Burger King that late at night is bound to cause problems!
Written By: Errol Morris
Directed By: Errol Morris
Though it is a documentary there is a great deal of subjectivity to The Thin Blue Line. While it is true that every documentary is subjective, most try to hide behind a veneer of objectivity. The Thin Blue Line offers no such illusion, it has a story to tell and it has a side in that story. The Thin Blue Line is seeking to expose the truth, but it is seeking to expose the truth as Errol Morris sees said truth.
In the past I have written how I am not a fan of when a movie takes sides, but I had the opposite reaction to The Thin Blue Line. I loved that the film was so upfront about its subjective nature. I was enamored with the films search for the truth though the eyes of its creator. Mr. Morris believes that Randall Adams is innocent and he feels the need to convey Mr. Adams’ story and his version of the truth at the same time. It helps Mr. Morris’ case that his version of the truth is clearly thee truth, some facts do not lie no matter how subjective the film may be. That does not, however, take away from the brilliance of Mr. Morris’ filmmaking for one second.
Be the facts as they may, what makes The Thin Blue Line such an interesting experience is the compelling filmmaking of Mr. Morris. The story itself is interesting, but the protagonist is low key to the point of damning passivity. This stops the story itself from being an attention grabbing chronicle of injustice. That leaves the burden on Mr. Morris, his pen, and his camera, to make the story more interesting than it is. And boy does he ever do that, and in spades.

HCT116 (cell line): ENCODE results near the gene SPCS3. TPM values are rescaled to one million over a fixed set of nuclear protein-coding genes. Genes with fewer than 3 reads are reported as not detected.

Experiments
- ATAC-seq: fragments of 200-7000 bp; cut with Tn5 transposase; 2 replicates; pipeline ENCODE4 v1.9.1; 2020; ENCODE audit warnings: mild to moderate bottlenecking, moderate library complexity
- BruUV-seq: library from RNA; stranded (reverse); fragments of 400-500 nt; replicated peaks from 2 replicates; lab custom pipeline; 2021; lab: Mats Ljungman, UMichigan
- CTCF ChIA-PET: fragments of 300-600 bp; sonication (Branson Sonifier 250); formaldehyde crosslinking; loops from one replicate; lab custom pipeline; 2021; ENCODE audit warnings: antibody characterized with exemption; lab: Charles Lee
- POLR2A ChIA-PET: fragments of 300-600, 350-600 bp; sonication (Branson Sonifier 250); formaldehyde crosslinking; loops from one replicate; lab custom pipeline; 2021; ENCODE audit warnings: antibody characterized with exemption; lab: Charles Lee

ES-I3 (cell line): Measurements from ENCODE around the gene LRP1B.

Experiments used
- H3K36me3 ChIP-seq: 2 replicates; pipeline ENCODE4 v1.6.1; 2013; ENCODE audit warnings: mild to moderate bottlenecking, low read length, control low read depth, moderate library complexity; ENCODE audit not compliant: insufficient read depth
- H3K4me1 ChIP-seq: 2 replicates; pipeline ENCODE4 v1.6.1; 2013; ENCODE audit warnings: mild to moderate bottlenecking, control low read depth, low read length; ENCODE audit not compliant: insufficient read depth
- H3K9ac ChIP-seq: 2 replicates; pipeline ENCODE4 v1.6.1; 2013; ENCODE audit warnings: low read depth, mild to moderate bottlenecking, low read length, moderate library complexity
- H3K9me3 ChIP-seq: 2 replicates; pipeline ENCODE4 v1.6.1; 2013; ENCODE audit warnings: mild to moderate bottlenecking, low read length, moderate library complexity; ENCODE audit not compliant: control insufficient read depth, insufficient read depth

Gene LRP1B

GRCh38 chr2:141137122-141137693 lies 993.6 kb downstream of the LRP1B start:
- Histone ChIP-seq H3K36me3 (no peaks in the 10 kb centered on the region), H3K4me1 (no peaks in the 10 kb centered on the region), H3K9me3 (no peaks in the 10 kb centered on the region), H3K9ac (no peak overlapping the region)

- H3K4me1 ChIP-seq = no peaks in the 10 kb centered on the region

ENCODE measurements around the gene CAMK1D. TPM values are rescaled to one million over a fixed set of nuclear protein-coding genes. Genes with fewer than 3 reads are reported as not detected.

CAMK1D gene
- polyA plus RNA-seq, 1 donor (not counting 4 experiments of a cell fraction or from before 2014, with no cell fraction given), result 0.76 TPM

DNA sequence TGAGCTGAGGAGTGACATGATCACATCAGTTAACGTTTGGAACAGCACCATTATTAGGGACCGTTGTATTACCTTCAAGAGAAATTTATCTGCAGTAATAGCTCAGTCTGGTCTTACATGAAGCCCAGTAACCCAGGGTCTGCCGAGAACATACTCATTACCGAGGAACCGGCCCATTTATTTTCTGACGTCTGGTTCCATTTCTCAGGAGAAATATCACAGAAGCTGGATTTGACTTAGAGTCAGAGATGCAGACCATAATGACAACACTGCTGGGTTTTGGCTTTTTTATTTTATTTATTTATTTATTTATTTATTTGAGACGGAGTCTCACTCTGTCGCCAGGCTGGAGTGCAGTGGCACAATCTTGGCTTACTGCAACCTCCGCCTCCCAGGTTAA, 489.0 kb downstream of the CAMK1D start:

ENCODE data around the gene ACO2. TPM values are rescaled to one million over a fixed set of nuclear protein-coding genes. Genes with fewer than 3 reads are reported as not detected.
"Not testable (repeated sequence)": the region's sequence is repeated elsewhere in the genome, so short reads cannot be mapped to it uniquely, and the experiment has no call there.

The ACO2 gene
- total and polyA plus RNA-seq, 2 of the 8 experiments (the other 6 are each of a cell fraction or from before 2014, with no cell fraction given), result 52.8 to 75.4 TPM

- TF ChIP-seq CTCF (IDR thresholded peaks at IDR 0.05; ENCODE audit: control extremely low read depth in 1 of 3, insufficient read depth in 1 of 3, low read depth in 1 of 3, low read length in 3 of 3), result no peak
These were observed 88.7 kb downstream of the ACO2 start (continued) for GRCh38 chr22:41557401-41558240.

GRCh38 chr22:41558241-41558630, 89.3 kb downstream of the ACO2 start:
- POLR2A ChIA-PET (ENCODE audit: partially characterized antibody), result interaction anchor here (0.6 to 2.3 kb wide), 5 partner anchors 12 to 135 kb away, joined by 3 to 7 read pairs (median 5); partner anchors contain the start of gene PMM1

Repetition is common theme throughout The Thin Blue Line. Any time that a reenacment is shown on screen it is repeated many times until it has a numbing effect. The harshness of the police officer getting shot fades away the more we are treated to his footsteps, a series of loud bangs, and his crumpled body twisting to the pavement. The events (along with a wonderful Philip Glass score) that damned Mr. Adams are repeated so much that our focus is taken away from the events and to the people recounting the events. I was able to leave the fact that a cop was killed behind and focus on the shakiness of the eye witness testimony. Instead of being about the crime, The Thin Blue Line becomes a film about those involved in the aftermath of the crime.
The interviews are where Mr. Morris shows the most restraint and perhaps the most skill. He does not interject himself vocally for there is no reason for such a showy action. He intercuts his repetition theme with interviews where the camera stays still and lets the person talking show their own corruption (or in the case of the few honest people in the movie, their own integrity). When he is talking to the Dallas County, Texas investigators or the judge he lets them talk long enough so that they naturally talk themselves into a hole they cannot dig themselves out of once the facts of the case are presented.
It was in the theme of repetition and the frankly straightforward nature of the interviews that let Mr. Morris took a low key story and made it richly compelling. Mr. Morris took a side, but he took a side beautifully and his version of the truth was presented with a lot of skill. It is true that The Thin Blue Line blurs the line between documentary and fiction. But, it does something better than being a true work of fiction or a true documentary. The Thin Blue Line is a truly great movie, and I’ll take a great movie any day of the week.